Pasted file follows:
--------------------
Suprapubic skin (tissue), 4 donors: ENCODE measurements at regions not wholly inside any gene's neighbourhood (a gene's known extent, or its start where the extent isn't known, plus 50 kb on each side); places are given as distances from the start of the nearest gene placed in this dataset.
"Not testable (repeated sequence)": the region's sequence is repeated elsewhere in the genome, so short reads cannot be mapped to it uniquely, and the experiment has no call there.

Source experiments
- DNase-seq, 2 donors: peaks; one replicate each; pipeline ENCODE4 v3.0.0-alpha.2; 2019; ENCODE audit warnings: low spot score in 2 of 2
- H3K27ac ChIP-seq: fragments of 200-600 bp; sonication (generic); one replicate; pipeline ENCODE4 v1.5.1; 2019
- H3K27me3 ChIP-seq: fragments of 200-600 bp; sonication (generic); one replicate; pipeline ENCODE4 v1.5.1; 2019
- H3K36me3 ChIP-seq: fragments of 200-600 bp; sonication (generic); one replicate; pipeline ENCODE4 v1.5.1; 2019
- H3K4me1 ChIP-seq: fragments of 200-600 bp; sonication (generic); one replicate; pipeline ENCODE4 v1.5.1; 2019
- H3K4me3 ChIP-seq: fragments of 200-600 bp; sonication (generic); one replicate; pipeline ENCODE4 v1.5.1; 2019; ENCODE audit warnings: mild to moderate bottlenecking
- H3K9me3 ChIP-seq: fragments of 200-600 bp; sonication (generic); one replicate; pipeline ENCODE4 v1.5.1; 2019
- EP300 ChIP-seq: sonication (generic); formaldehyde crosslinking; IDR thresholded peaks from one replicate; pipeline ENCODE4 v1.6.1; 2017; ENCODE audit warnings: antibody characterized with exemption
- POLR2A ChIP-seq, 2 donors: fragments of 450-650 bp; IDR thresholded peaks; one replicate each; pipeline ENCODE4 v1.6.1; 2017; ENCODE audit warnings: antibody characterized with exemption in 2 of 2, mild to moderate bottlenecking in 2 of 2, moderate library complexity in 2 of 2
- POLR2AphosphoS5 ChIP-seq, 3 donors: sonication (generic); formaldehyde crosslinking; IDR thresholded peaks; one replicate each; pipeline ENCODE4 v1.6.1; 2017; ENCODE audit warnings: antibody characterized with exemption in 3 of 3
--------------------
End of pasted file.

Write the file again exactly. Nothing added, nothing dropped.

Suprapubic skin (tissue), 4 donors: ENCODE measurements at regions not wholly inside any gene's neighbourhood (a gene's known extent, or its start where the extent isn't known, plus 50 kb on each side); places are given as distances from the start of the nearest gene placed in this dataset.
"Not testable (repeated sequence)": the region's sequence is repeated elsewhere in the genome, so short reads cannot be mapped to it uniquely, and the experiment has no call there.

Source experiments
- DNase-seq, 2 donors: peaks; one replicate each; pipeline ENCODE4 v3.0.0-alpha.2; 2019; ENCODE audit warnings: low spot score in 2 of 2
- H3K27ac ChIP-seq: fragments of 200-600 bp; sonication (generic); one replicate; pipeline ENCODE4 v1.5.1; 2019
- H3K27me3 ChIP-seq: fragments of 200-600 bp; sonication (generic); one replicate; pipeline ENCODE4 v1.5.1; 2019
- H3K36me3 ChIP-seq: fragments of 200-600 bp; sonication (generic); one replicate; pipeline ENCODE4 v1.5.1; 2019
- H3K4me1 ChIP-seq: fragments of 200-600 bp; sonication (generic); one replicate; pipeline ENCODE4 v1.5.1; 2019
- H3K4me3 ChIP-seq: fragments of 200-600 bp; sonication (generic); one replicate; pipeline ENCODE4 v1.5.1; 2019; ENCODE audit warnings: mild to moderate bottlenecking
- H3K9me3 ChIP-seq: fragments of 200-600 bp; sonication (generic); one replicate; pipeline ENCODE4 v1.5.1; 2019
- EP300 ChIP-seq: sonication (generic); formaldehyde crosslinking; IDR thresholded peaks from one replicate; pipeline ENCODE4 v1.6.1; 2017; ENCODE audit warnings: antibody characterized with exemption
- POLR2A ChIP-seq, 2 donors: fragments of 450-650 bp; IDR thresholded peaks; one replicate each; pipeline ENCODE4 v1.6.1; 2017; ENCODE audit warnings: antibody characterized with exemption in 2 of 2, mild to moderate bottlenecking in 2 of 2, moderate library complexity in 2 of 2
- POLR2AphosphoS5 ChIP-seq, 3 donors: sonication (generic); formaldehyde crosslinking; IDR thresholded peaks; one replicate each; pipeline ENCODE4 v1.6.1; 2017; ENCODE audit warnings: antibody characterized with exemption in 3 of 3